Frozen in mid-celebration, memories of the 1999 Stanley Cup held us in check. When Brett Hull of the Dallas Stars scored the most controversial overtime Cup-winning goal ever--his skate was in the blue paint of the crease at the time he scored, a clear violation of a draconian rule since overturned--his teammates stormed the ice, followed by union cameramen and their cord-wranglers and the media brigade ravenous for the I'm-going-to-Disneyland treatment. Too awkward, too impossible to push back the Dallas throngs. Chaos reigned. The only person missing was Jack Ruby.

Whereas the NHL twisted itself into knots justifying that goal--and commentator Bill Clement, a former Broad Street Bully, later channeled his inner-Jim Gray in an on-air confrontation with Brett Hull about the goal's validity--there was no disputing Kane's season finale. It was a clean goal--albeit one drastically lacking in dramatic impact on broadcast television. A quick YouTube recap of the NBC and CBC play calls reveal just how marble-mouthed the presentation of Chicago's proudest moment was. The hometown radio coverage of John Wiedeman was a lone voice to capture the excitement, despite a similarly stilted delivery. (The on-air confusion was the inspiration for this spoof on a radio show in Kane's hometown of Buffalo, the same city denied the Cup by Hull's skate.)

Such fumblings are a reminder of how sacred Russ Hodges' euphoric radio play-by-play was for Bobby Thomson's home run. When that "grits and taters voice," as DeLillo describes it, belted out the famous mantra "The Giants win the pennant! The Giants win the pennant!" it was not a call, but a coronation. Fans lost it instantly. "There are people with their hands in their hair," DeLillo wrote, "holding in their brains." And yet, it's the 1951 Giants who remain trapped under a cloud of conspiracy. Reports, like those in the Wall Street Journal in 2001, later revealed that an elaborate system of sign-stealing with a telephoto lens inside the Giants clubhouse was perhaps what gave their batters the edge against rival pitchers like Branca--the ones who never lived down their failings. But whether or not Thomson truly stole a sign for his famous Shot, that's a secret that passed with him.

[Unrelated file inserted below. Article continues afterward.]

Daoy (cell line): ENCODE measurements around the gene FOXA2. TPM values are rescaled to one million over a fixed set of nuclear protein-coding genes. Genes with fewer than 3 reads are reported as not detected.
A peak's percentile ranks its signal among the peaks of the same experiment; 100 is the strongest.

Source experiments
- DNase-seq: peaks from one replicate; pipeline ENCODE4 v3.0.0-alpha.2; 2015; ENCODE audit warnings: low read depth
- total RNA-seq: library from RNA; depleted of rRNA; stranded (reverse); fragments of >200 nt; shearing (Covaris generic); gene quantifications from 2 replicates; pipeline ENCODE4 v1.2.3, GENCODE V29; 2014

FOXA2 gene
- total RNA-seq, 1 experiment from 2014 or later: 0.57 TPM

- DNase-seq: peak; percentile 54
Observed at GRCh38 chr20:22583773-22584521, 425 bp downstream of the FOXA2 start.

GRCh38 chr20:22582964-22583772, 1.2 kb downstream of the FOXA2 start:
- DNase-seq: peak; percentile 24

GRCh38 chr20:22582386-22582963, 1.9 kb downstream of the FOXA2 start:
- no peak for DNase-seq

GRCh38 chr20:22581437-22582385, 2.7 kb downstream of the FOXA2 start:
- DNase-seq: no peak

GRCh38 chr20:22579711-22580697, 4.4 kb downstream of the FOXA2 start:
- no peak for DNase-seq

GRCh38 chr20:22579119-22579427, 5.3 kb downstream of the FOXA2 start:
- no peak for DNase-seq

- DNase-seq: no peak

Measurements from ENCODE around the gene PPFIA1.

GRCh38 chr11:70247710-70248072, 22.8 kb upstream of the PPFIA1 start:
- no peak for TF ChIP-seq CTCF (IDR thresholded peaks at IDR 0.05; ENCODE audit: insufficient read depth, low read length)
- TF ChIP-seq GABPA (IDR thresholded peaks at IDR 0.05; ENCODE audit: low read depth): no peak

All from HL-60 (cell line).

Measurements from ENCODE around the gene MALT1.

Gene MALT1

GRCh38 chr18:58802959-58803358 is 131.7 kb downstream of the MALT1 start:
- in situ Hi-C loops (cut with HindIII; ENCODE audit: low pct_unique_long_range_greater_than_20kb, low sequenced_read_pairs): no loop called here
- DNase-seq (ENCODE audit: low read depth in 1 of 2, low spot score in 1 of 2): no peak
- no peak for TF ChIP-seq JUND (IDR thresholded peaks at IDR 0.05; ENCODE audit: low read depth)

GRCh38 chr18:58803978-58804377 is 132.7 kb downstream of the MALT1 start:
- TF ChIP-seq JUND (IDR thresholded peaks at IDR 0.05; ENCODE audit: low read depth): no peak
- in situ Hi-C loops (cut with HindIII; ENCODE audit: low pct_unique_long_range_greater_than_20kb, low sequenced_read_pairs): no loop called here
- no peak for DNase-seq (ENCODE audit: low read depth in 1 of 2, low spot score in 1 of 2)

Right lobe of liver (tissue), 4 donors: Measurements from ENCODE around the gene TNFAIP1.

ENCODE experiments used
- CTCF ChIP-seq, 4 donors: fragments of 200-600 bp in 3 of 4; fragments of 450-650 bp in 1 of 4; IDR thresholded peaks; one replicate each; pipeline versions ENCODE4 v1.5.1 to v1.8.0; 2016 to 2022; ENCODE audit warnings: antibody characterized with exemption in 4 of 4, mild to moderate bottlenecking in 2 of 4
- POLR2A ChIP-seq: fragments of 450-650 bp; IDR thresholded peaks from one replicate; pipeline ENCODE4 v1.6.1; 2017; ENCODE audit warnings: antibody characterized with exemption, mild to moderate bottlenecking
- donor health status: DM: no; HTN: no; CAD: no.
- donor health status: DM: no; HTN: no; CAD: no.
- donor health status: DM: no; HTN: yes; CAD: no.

James Hughes is a writer and co-publisher of Stop Smiling Books. He recently moved back to his home state of Illinois with his wife and son, and re-upped his Blackhawks season seats.

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Hua Hsu teaches in the English Department at Vassar College and writes about music, sports, and culture. More

Hua Hsu teaches in the English Department at Vassar College and writes about music, sports, and culture. His work has appeared in The Atlantic, The New York Times, Bookforum, Slate, The Village Voice, The Boston Globe Ideas section and The Wire (for whom he writes a bi-monthly column). He is on the editorial board for the New Literary History of America.